The House that Fish Built: Fat-Head…

*

“Indeed there is,” shouted Fat-Head, the son of Short-Neck, and he sprang into the middle of the mead house, “bend down you grizzly gawp, that I might cut off your head tonight and you to cut off mine tomorrow.”

“But if that were my covenant I could have got it anywhere.”

“Yet to you alone, it would seem, is given the power to be killed every night, and to avenge your death upon the following day.”

“That’s true,” said the monstrous man, “I will agree to what you suggest.” He bent down and put his neck across the block.

With that Fat-Head took the axe from the giant’s hand; its two angles were a full seven feet apart on the stock, yet he struck at the hairy one’s neck until his severed head lay at the base of the fork beam of the fire.

Straightaway the unnatural hulk rose, recovered himself, clasped his head, block and axe to his breast, and made his exit from the mead hall with the blood still gurgling from his neck.

*

The next day, as the men of Albion watched Fat-Head to see whether he would shirk his covenant they saw a great dejection seize him, and some asked if they should start their keen.

Said Fat-Head, “it is true, my death is coming to me but I’d sooner my neck be broken than my word.”

As night approached the carle came into the hall as before, “where is Fat-Head,” he said, “for the squat one has a covenant to keep.”

“Here I am,” said Fat-Head, rising from his seat.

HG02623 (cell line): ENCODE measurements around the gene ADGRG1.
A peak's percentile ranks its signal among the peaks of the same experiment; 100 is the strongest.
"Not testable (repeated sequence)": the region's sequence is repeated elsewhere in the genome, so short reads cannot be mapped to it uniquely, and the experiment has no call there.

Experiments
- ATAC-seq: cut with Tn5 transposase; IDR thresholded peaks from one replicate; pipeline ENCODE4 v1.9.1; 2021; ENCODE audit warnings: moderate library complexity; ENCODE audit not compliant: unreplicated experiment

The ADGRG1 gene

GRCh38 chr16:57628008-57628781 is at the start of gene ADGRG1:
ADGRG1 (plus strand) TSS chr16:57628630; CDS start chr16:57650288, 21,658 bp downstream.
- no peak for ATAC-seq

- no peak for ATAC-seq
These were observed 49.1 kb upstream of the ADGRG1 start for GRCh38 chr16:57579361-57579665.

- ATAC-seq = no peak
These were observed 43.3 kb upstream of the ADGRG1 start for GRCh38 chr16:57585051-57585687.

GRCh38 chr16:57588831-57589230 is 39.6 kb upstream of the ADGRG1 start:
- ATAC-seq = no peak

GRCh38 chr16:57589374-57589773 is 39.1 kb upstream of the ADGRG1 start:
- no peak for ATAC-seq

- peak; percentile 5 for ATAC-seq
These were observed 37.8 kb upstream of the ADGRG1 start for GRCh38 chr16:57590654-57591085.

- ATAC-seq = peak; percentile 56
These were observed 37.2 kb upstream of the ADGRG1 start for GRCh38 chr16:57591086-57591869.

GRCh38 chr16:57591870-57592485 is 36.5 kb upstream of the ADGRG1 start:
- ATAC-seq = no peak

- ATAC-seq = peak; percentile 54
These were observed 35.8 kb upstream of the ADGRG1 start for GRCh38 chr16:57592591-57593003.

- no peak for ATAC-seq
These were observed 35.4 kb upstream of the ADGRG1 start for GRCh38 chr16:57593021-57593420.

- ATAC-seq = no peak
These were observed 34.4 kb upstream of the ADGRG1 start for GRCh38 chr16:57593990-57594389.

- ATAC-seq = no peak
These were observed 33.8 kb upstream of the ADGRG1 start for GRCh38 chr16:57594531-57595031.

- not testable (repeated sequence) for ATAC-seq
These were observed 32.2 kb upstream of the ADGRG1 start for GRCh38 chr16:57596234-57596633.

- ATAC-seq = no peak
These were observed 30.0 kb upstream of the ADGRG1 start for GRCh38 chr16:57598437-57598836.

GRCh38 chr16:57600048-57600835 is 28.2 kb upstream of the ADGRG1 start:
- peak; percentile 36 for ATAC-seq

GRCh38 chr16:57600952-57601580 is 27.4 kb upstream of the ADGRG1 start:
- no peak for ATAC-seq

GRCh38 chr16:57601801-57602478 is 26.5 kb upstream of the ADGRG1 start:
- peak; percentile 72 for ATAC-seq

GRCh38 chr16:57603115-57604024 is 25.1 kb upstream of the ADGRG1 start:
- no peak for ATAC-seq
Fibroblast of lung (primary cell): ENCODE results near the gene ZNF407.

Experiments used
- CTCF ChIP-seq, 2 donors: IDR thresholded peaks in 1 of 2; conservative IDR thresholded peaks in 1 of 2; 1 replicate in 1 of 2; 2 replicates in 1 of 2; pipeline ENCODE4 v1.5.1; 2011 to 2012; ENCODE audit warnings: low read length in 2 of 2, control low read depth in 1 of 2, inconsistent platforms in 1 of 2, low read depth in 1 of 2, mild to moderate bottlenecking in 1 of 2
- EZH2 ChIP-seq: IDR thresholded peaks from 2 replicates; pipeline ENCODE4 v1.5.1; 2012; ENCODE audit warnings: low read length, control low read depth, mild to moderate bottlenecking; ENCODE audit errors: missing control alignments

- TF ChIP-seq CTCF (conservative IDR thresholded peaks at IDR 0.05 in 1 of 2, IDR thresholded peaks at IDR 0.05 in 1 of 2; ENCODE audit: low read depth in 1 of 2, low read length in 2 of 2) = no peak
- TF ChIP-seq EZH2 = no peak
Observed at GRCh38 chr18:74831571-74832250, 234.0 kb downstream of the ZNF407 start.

Continue reading at France and Vincent

About Sue Vincent

Sue Vincent is a Yorkshire-born writer and one of the Directors of The Silent Eye, a modern Mystery School. She writes alone and with Stuart France, exploring ancient myths, the mysterious landscape of Albion and the inner journey of the soul. Find out more at France and Vincent. She is owned by a small dog who also blogs. Follow her at scvincent.com and on Twitter @SCVincent. Find her books on Goodreads and follow her on Amazon worldwide to find out about new releases and offers. Email: findme@scvincent.com.
This entry was posted in albion, Art, Books, france and vincent, Mythology, Stuart France and tagged , , , , , , . Bookmark the permalink.

Leave a Reply

Fill in your details below or click an icon to log in:

WordPress.com Logo

You are commenting using your WordPress.com account. Log Out /  Change )

Google photo

You are commenting using your Google account. Log Out /  Change )

Twitter picture

You are commenting using your Twitter account. Log Out /  Change )

Facebook photo

You are commenting using your Facebook account. Log Out /  Change )

Connecting to %s

This site uses Akismet to reduce spam. Learn how your comment data is processed.